Introduction to Selection of Indexes

Introduction to Selection of Indexes

Selection of indexes requires a trade-off by the database designer, and in fact, this choice is one of the principal factors that influence whether a database design is acceptable. Two important factors to examine are:

●  The existence of an index on an attribute greatly speeds up queries in which a value for that attribute is specified, and in some cases can speed up joins involving that attribute as well.

●  However, every index built for an attribute of some relation makes insertions, deletions, and updates to that relation more difficult and time-consuming.

Index selection is one of the most difficult parts of database design, since it requires estimating what the typical mix of queries and other operations on the database will be. If a relation is queried much more frequently than it is modified, then indexes on the attributes that are most frequently specified in queries make sense. Indexes are useful for attributes that tend to be compared with constants in WHERE clauses of queries, but indexes also are useful for attributes that appear frequently in join conditions.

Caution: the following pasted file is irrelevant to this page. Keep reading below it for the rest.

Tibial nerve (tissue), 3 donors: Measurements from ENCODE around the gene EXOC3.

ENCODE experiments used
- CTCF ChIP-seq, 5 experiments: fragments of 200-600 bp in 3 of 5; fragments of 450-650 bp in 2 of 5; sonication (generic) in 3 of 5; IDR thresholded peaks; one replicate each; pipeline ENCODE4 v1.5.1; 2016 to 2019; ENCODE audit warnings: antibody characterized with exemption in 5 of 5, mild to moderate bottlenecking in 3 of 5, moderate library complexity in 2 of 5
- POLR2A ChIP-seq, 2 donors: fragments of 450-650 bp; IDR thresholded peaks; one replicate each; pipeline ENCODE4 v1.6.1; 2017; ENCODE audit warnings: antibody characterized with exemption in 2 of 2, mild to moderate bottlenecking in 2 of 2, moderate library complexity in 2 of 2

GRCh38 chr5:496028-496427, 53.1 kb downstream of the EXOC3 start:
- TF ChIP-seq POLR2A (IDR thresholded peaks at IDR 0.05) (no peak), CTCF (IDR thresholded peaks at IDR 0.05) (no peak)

Example 1 : Remember "Queries Involving More Than One Relation" Figure 1 where we suggested an exhaustive pairing of tuples to compute a join. An index on Movie.title would help us find the Movie tuple for Star Wars quickly and then after finding its producer-certificate-number, an index on MovieExec.cert# would help us quickly find that person in the MovieExec relation.

If modifications are the predominant action, then we should be very conservative about creating indexes. Even then, it may be an efficiency gain to create an index on a frequently used attribute. In fact, since some modification commands involve querying the database (e.g.. an INSERT with a select-from-where subquery or a DELETE with a condition) one must be very careful how one estimates the relative frequency of modifications and queries.